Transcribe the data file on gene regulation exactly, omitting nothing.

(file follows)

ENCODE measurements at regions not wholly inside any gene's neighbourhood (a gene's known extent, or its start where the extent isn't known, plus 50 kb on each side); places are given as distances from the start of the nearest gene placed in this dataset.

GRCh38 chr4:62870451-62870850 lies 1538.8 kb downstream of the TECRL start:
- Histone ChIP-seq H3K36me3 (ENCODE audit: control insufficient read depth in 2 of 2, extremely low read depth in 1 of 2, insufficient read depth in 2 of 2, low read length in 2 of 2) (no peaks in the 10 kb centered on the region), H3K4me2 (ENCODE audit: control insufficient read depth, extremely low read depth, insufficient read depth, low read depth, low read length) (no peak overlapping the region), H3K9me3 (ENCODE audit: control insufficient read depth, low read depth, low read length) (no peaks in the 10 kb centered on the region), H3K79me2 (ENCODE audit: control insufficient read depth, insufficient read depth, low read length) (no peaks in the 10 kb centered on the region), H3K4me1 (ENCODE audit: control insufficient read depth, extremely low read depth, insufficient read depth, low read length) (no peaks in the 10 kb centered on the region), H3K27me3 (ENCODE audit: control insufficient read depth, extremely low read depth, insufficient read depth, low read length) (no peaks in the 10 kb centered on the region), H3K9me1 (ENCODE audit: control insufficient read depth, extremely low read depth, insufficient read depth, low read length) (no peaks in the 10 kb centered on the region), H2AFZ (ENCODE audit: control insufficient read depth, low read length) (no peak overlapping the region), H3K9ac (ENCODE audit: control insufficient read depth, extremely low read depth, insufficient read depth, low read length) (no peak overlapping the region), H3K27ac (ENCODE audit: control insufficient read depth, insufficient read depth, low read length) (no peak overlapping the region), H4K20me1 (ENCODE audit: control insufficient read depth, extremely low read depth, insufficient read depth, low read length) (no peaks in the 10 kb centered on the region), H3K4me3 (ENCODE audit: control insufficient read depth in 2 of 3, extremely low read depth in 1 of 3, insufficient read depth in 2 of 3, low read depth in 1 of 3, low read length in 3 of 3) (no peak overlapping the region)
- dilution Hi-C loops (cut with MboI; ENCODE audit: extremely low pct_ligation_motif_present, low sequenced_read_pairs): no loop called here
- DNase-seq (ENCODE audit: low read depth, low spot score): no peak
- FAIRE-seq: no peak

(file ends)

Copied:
ENCODE measurements at regions not wholly inside any gene's neighbourhood (a gene's known extent, or its start where the extent isn't known, plus 50 kb on each side); places are given as distances from the start of the nearest gene placed in this dataset.

GRCh38 chr4:62870451-62870850 lies 1538.8 kb downstream of the TECRL start:
- Histone ChIP-seq H3K36me3 (ENCODE audit: control insufficient read depth in 2 of 2, extremely low read depth in 1 of 2, insufficient read depth in 2 of 2, low read length in 2 of 2) (no peaks in the 10 kb centered on the region), H3K4me2 (ENCODE audit: control insufficient read depth, extremely low read depth, insufficient read depth, low read depth, low read length) (no peak overlapping the region), H3K9me3 (ENCODE audit: control insufficient read depth, low read depth, low read length) (no peaks in the 10 kb centered on the region), H3K79me2 (ENCODE audit: control insufficient read depth, insufficient read depth, low read length) (no peaks in the 10 kb centered on the region), H3K4me1 (ENCODE audit: control insufficient read depth, extremely low read depth, insufficient read depth, low read length) (no peaks in the 10 kb centered on the region), H3K27me3 (ENCODE audit: control insufficient read depth, extremely low read depth, insufficient read depth, low read length) (no peaks in the 10 kb centered on the region), H3K9me1 (ENCODE audit: control insufficient read depth, extremely low read depth, insufficient read depth, low read length) (no peaks in the 10 kb centered on the region), H2AFZ (ENCODE audit: control insufficient read depth, low read length) (no peak overlapping the region), H3K9ac (ENCODE audit: control insufficient read depth, extremely low read depth, insufficient read depth, low read length) (no peak overlapping the region), H3K27ac (ENCODE audit: control insufficient read depth, insufficient read depth, low read length) (no peak overlapping the region), H4K20me1 (ENCODE audit: control insufficient read depth, extremely low read depth, insufficient read depth, low read length) (no peaks in the 10 kb centered on the region), H3K4me3 (ENCODE audit: control insufficient read depth in 2 of 3, extremely low read depth in 1 of 3, insufficient read depth in 2 of 3, low read depth in 1 of 3, low read length in 3 of 3) (no peak overlapping the region)
- dilution Hi-C loops (cut with MboI; ENCODE audit: extremely low pct_ligation_motif_present, low sequenced_read_pairs): no loop called here
- DNase-seq (ENCODE audit: low read depth, low spot score): no peak
- FAIRE-seq: no peak